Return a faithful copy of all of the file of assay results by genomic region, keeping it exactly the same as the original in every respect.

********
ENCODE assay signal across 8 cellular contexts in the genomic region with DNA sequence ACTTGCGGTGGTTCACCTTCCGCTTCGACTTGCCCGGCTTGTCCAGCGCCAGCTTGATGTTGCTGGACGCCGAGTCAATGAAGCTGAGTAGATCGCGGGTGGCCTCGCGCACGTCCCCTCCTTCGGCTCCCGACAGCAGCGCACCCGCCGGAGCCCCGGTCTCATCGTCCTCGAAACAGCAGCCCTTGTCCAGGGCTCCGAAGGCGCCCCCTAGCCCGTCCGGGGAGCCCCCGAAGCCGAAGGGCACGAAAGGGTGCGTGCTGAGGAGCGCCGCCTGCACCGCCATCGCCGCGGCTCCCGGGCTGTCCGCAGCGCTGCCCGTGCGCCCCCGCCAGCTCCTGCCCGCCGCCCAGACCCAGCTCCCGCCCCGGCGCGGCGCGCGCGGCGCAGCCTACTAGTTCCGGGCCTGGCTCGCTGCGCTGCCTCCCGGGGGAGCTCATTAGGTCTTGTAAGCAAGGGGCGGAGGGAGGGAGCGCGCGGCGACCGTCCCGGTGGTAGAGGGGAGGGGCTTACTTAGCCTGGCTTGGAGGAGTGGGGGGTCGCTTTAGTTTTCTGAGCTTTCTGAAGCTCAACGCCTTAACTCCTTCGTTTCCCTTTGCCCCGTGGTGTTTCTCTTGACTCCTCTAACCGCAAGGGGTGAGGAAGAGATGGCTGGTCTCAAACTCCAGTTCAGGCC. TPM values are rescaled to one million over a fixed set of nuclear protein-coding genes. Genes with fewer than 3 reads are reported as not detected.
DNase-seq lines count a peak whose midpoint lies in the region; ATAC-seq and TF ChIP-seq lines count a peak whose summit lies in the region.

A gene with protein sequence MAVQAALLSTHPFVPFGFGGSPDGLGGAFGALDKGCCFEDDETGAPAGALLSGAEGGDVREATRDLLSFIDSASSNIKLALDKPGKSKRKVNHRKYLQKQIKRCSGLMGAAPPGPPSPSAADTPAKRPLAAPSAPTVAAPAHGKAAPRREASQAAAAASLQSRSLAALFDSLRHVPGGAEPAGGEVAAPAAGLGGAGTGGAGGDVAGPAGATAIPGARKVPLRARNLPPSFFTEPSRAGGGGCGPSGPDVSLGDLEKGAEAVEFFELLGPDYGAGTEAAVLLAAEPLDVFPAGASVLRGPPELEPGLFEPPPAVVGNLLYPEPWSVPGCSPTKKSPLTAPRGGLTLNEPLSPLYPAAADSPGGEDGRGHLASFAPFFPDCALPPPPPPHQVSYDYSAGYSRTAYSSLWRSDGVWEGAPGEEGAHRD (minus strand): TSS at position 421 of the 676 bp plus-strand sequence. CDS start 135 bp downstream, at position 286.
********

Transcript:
ENCODE assay signal across 8 cellular contexts in the genomic region with DNA sequence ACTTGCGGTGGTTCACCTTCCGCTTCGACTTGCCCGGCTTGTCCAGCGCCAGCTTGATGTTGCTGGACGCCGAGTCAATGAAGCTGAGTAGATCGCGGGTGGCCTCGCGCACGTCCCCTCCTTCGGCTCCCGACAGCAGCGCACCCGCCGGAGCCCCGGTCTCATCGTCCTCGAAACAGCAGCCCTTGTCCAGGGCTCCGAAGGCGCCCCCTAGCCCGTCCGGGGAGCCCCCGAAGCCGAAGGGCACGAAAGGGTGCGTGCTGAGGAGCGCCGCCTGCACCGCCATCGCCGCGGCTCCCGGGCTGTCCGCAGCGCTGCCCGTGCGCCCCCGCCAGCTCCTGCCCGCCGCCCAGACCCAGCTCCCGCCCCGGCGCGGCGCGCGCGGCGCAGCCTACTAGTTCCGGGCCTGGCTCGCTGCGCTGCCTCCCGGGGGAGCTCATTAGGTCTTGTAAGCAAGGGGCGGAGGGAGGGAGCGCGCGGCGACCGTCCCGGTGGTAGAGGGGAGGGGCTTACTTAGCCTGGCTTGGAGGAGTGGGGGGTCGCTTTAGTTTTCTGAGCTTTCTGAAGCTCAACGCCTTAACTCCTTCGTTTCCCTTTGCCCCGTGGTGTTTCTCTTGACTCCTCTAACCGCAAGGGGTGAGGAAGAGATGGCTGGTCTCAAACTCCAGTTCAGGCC. TPM values are rescaled to one million over a fixed set of nuclear protein-coding genes. Genes with fewer than 3 reads are reported as not detected.
DNase-seq lines count a peak whose midpoint lies in the region; ATAC-seq and TF ChIP-seq lines count a peak whose summit lies in the region.

A gene with protein sequence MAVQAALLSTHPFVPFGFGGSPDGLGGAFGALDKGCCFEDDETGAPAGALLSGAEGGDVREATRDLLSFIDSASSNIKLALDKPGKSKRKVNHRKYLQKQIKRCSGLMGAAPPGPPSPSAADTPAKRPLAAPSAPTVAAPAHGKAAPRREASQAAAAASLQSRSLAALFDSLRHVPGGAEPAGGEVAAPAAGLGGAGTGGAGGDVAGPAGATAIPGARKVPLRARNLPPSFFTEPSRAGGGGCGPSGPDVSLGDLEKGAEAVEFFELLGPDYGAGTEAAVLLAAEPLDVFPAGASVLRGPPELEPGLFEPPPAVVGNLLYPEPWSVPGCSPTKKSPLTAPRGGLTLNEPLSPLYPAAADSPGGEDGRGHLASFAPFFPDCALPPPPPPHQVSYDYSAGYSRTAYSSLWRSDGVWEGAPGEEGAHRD (minus strand): TSS at position 421 of the 676 bp plus-strand sequence. CDS start 135 bp downstream, at position 286.